What Farmers Know About The Humane Treatment Of Animals

What Farmers Know About The Humane Treatment Of Animals

A new book on animal rights embraces interspecies identity politics, but it lacks the perspective of people who actually know and raise animals.
Adriane Heins
By

If you’d have dropped by our farmhouse last night, you could have sat outside with my husband and me, warmed by a crackling fire in the fire pit and surrounded by two Great Pyrenees, a black lab, and a Shar Pei. Bullfrogs were croaking from where water sits in the ditches, and our chickens cackled as they settled onto their roost. Our Holstein cows moved through the pasture, munching on grass loud enough for us to hear, and in the distance, the neighbor’s dog and a coyote did battle over who could howl the loudest.

Out here in the country, we know our animals. We also believe there’s a fundamental difference between what they are and who we are. Wayne Pacelle, president and CEO of The Humane Society of the United States and author of The Humane Economy: Animal Protection 2.0, has a harder time making that distinction. His recently released book covers a host of topics, from orca whales to wolves in the wild, and seeks to explain “how innovators and enlightened consumers are transforming the lives of animals.” He’s as passionate an advocate for feral cats as he is for future Cecil the Lions, and his sense of urgency coupled with his goal to find solutions to senseless acts of animal cruelty—such as dog fighting—is commendable.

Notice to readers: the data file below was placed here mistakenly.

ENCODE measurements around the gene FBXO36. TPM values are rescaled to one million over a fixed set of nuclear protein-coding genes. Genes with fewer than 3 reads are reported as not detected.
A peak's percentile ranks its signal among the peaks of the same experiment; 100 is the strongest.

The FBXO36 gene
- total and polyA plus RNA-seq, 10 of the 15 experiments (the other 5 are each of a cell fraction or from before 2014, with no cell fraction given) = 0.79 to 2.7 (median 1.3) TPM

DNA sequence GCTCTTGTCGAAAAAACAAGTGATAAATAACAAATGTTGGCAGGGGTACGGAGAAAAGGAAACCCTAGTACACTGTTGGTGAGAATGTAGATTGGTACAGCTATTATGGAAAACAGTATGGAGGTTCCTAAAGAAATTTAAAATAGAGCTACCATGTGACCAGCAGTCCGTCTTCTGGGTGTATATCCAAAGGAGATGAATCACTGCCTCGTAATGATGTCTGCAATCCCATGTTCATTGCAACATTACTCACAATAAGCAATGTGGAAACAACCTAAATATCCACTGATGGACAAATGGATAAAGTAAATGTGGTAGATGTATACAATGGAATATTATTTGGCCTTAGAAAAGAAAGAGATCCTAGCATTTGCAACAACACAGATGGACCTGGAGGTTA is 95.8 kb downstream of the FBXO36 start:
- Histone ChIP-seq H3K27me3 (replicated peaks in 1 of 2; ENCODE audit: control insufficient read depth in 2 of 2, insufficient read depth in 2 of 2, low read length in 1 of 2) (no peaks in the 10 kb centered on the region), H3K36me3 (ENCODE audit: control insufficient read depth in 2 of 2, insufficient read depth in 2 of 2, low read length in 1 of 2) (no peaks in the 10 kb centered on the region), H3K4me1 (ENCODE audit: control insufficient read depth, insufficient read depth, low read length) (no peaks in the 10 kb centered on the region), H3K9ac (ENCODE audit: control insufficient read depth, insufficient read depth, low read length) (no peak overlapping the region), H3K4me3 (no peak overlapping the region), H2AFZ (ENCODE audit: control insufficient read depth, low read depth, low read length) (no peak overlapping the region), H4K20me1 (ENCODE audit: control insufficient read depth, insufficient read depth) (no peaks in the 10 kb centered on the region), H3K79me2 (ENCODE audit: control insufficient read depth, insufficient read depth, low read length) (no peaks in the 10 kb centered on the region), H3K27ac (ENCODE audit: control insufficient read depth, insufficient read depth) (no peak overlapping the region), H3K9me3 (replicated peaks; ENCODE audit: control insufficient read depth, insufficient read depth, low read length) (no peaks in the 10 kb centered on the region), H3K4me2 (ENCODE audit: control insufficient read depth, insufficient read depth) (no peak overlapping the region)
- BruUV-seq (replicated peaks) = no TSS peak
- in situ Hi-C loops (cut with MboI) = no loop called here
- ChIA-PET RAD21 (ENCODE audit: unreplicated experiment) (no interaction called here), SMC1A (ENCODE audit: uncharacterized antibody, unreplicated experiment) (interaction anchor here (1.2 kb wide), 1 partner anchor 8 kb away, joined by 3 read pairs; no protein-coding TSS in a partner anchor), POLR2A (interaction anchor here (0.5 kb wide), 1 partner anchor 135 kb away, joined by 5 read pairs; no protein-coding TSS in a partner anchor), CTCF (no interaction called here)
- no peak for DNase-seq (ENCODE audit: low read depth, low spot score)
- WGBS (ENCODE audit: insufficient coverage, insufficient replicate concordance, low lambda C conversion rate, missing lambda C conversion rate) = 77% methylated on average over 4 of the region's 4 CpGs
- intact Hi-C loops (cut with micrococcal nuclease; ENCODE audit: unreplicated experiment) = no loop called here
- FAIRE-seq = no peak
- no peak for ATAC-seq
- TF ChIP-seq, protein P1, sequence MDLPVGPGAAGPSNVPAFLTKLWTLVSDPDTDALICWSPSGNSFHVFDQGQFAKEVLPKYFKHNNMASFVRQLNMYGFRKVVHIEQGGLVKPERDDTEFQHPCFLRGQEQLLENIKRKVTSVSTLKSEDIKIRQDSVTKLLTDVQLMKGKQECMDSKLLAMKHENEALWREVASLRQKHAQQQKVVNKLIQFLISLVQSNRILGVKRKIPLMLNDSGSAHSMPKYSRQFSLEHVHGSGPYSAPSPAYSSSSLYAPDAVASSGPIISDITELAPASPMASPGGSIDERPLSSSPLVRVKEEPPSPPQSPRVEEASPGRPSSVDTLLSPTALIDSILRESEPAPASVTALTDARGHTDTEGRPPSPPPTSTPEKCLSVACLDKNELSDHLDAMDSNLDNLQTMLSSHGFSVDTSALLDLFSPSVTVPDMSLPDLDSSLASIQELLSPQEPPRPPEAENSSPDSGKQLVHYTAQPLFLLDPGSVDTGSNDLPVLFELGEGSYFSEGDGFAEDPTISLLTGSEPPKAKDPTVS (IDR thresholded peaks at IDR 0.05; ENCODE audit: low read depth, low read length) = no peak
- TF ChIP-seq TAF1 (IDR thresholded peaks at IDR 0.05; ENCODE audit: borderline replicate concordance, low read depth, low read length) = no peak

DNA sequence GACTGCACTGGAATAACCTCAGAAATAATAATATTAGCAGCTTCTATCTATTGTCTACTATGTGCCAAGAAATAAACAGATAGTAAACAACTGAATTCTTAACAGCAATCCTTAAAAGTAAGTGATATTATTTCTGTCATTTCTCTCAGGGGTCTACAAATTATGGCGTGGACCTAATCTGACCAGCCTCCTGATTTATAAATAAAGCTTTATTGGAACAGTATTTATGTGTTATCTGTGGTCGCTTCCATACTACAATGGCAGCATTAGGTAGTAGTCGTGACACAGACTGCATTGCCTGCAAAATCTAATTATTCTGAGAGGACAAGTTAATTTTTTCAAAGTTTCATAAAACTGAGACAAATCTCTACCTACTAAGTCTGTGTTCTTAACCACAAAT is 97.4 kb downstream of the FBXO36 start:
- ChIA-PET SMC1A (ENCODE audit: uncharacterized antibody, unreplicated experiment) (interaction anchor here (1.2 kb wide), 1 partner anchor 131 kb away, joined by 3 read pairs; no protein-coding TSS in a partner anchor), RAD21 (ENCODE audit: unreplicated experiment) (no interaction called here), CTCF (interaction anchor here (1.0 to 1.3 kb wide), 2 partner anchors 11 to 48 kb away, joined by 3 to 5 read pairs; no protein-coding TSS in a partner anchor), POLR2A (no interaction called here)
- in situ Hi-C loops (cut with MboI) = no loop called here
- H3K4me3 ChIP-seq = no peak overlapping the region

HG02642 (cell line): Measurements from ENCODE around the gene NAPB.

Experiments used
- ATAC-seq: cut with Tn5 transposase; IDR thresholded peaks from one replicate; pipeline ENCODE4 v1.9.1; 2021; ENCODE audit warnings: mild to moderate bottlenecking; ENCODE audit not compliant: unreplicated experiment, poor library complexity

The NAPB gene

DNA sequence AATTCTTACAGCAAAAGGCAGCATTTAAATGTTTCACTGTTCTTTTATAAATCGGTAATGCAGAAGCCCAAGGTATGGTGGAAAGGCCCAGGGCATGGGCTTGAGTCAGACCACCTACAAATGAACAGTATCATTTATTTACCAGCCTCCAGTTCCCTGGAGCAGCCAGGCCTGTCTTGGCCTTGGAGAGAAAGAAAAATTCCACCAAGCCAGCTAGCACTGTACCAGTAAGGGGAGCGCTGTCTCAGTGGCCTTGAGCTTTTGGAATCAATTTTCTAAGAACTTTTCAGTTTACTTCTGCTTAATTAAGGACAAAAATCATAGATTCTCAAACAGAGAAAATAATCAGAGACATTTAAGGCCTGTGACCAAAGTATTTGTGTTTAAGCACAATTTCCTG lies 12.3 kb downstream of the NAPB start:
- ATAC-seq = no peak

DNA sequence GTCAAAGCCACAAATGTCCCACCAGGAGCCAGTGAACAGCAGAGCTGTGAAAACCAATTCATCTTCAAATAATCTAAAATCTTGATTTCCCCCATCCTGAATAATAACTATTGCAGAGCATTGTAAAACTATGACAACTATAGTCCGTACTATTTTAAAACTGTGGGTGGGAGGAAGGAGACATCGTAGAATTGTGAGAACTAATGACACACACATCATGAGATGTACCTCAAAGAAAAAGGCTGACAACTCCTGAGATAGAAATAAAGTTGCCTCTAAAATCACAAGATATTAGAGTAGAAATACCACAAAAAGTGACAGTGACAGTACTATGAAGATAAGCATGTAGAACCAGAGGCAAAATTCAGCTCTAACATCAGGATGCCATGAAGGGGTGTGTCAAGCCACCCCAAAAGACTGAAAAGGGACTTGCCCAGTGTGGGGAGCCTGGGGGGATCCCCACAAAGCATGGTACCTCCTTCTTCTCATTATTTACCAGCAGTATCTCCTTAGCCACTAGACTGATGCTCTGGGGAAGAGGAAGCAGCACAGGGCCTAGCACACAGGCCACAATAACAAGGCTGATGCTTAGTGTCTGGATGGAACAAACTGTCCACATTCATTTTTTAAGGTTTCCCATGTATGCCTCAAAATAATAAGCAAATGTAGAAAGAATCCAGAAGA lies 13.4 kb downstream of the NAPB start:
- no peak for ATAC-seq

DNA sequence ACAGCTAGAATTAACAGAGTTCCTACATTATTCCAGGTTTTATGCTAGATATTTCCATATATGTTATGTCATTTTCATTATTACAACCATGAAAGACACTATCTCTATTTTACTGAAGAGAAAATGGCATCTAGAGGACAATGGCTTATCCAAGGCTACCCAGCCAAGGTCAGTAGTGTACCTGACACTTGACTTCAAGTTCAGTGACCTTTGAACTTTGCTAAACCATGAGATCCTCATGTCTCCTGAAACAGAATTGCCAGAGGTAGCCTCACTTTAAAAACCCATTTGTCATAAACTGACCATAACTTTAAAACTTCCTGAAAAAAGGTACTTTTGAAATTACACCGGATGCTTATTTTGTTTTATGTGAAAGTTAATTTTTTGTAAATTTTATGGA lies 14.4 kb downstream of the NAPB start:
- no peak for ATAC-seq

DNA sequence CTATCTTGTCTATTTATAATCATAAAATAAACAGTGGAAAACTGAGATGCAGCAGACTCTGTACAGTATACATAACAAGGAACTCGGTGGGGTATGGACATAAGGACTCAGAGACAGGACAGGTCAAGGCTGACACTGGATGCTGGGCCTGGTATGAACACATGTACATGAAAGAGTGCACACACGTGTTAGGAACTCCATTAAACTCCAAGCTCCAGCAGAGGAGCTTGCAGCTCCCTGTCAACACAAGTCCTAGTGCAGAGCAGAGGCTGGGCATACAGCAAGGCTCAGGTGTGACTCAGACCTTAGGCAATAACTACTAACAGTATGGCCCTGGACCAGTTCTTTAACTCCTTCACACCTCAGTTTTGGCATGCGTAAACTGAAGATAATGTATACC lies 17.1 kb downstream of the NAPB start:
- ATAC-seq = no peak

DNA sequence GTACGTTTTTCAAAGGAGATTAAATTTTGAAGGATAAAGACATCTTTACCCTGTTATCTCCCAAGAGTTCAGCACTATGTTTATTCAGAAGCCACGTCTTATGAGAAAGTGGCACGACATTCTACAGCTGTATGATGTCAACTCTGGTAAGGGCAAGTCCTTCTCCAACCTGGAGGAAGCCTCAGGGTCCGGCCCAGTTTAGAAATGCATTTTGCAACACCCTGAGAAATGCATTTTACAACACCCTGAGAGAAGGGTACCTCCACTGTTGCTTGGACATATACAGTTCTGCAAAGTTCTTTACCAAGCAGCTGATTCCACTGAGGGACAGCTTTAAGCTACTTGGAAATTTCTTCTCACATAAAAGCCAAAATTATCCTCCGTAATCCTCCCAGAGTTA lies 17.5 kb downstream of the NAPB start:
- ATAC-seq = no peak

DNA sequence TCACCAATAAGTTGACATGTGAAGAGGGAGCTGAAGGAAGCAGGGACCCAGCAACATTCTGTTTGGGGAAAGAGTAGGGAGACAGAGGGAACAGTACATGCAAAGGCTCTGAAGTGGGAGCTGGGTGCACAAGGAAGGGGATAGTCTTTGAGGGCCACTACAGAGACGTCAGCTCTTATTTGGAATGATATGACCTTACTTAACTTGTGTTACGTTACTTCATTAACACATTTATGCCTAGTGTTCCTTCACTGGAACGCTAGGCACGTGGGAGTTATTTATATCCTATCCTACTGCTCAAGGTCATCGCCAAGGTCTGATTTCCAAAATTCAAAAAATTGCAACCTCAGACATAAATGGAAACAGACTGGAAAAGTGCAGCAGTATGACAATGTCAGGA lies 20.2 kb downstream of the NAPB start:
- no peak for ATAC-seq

But as in most cases, those who control the definitions control the discussion, and Pacelle’s definitions are unhelpfully fluid and often contradictory. He couples adjectives like “corporate” and “industrial” with “horror” and “cruelty,” but turns right around and disparages the family farmer for labeling their products as such.

Scare Tactics And Marketing Clichés

He lauds Chipotle and blames the nation’s food safety problems on “factory farm operations” but seemingly doesn’t have a problem with Chipotle’s grass-fed beef cross-contaminating food with E. Coli (not to mention their “corporate” structure and “industrial”-like proliferation on every street corner).